Last week, the Gambling Commission published its 2018 edition of Gambling Participation: Behaviour, Awareness and Attitudes. This report collates data gathered by an independent organisation through telephone and online surveys conducted with people aged 16 + to present annual estimates of gambling behaviour in the UK.
2018 was a tough year for gambling operators due to increased attention from both regulators and the national media in the face of problem gambling. The fixed-odds betting terminal ("FOBT") issue dominated headlines at the start of the year, with legislation introduced in May 2018 to reduce the maximum stake to £2 (to come into effect in April this year). The focus on the industry during the FOBT issue also led to increased calls to limit gambling advertising, especially advertising that may expose youths to gambling. This led to the UK's biggest gambling companies agreeing to a "whistle-to-whistle" television sports advertising ban and the Advertising Standards Authority recently introducing new standards to protect children and young people from irresponsible gambling ads.
Despite the strong political rhetoric used in relation to gambling, the Gambling Commission's report found that gambling participation had actually remained stable in 2018 compared to 2017. There was a slight increase in gambling overall, with a decline in land-based gambling slightly offset by online gambling growth. Online gambling behaviour seems to be in line with general consumer technological habits, as gambling through mobile phones increased by 5% in 2018 compared to 2017 whilst there were reductions in gambling through laptops, tablets and PCs.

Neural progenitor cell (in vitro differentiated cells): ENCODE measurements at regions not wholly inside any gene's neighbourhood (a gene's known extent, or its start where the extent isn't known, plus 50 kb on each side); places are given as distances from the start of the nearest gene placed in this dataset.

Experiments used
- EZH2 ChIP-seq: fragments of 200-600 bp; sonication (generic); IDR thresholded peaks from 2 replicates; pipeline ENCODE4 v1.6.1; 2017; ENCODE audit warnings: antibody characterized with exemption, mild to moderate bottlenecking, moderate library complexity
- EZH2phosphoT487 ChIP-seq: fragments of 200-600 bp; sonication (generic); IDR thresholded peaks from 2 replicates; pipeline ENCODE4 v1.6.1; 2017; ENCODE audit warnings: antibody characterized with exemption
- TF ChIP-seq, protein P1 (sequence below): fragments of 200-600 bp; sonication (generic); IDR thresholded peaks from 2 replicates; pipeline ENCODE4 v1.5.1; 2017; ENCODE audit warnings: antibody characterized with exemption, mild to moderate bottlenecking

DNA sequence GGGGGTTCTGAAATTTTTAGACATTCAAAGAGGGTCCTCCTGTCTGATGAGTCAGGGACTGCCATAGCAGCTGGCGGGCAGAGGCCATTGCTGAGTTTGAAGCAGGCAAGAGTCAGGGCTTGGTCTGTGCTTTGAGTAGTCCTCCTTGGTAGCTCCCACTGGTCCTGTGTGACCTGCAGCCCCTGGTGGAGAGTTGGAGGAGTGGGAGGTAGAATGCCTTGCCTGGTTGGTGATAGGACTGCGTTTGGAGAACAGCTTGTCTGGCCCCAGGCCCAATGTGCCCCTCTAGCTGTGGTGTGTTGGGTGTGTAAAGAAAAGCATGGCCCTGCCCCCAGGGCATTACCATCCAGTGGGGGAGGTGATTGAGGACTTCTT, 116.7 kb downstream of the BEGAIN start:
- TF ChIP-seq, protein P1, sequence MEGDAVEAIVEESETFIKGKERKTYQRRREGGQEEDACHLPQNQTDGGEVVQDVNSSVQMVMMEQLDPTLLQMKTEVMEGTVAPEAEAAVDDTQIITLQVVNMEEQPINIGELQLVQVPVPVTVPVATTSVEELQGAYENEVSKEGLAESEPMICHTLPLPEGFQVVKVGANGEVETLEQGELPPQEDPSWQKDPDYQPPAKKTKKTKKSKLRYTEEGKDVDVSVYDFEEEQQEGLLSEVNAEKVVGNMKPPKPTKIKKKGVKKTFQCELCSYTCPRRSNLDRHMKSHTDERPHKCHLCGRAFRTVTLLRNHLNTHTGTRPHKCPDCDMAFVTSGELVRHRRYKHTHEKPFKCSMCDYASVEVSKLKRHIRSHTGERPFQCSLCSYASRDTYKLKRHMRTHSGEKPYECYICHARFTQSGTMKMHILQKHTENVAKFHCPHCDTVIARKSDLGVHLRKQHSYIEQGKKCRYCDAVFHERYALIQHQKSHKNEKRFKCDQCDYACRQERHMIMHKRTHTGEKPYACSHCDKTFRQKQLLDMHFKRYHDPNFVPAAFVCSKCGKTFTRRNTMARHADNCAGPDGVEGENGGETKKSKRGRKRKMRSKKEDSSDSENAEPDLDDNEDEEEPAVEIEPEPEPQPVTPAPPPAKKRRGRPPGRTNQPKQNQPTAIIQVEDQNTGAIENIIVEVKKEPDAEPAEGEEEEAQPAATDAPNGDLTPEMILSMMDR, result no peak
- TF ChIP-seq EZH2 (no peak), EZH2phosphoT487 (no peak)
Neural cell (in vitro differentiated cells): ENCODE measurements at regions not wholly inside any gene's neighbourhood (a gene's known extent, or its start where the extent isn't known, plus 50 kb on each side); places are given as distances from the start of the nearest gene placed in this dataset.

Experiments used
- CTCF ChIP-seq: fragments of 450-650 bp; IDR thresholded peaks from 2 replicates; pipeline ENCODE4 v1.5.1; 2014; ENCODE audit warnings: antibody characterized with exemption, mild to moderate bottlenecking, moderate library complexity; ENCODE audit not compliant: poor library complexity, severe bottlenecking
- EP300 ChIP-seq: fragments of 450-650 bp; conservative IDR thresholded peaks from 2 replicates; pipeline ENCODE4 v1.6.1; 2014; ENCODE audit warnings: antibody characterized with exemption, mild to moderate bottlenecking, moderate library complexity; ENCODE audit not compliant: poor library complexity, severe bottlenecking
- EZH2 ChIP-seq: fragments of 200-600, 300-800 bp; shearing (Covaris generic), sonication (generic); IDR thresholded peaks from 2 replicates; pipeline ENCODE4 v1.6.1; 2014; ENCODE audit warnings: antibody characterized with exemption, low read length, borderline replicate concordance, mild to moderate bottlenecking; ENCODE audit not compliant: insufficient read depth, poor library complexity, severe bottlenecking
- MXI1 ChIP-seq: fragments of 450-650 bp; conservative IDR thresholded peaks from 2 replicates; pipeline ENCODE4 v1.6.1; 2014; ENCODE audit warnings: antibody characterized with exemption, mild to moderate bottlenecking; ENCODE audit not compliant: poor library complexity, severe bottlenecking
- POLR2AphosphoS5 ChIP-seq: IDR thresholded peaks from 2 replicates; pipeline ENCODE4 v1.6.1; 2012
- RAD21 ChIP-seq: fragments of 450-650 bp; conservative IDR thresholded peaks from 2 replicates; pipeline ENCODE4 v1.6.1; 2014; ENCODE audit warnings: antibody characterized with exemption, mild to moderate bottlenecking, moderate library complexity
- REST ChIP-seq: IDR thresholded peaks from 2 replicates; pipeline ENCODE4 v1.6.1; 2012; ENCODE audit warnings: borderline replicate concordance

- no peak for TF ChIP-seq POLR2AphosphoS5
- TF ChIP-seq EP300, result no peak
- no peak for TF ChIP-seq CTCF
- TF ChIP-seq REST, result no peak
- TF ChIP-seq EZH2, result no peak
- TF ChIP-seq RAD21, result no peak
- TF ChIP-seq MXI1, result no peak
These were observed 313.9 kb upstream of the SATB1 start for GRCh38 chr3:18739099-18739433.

The growth in online gambling will strengthen calls for further regulation of such products. Indeed, in the same week as the publication of the Gambling Commission report, Labour deputy leader Tom Watson called for an update to "analogue legislation not fit for the digital age". Watson highlighted what he perceives as a discrepancy in regulation for online and offline-gambling operators, especially around caps on stakes. Indeed, there is no classification in law for the various types of online slots games that, according to Regulus Partners, generate a little over £2bn a year. Watson also called for monitoring of online games related gambling such as skins gambling.
The consumer analysis section of the report highlights areas in which operators could improve. For example, 53% of gamblers were not aware of self-exclusion yet 59% had received or seen gambling information from operators. After the FOBT issue, gambling advertising dominated headlines and the report highlights a significant increase in seeing or hearing gambling adverts for non-gamblers across all media types with the exception of radio. However, whether this was organic growth or partly due to the extensive media coverage the issue received is unclear. It will be interesting to see how the "whistle-to-whistle" ban affects the percentage of online gamblers placing in-play bets (23%).
In general, given the negative media coverage in 2018, the industry may be happy with a fall of only 3% in public trust. However, 2019 promises to introduce further pressures for the gambling industry. Operators, therefore, may welcome Watson's call for a "collaborative" effort to minimise any negative effects.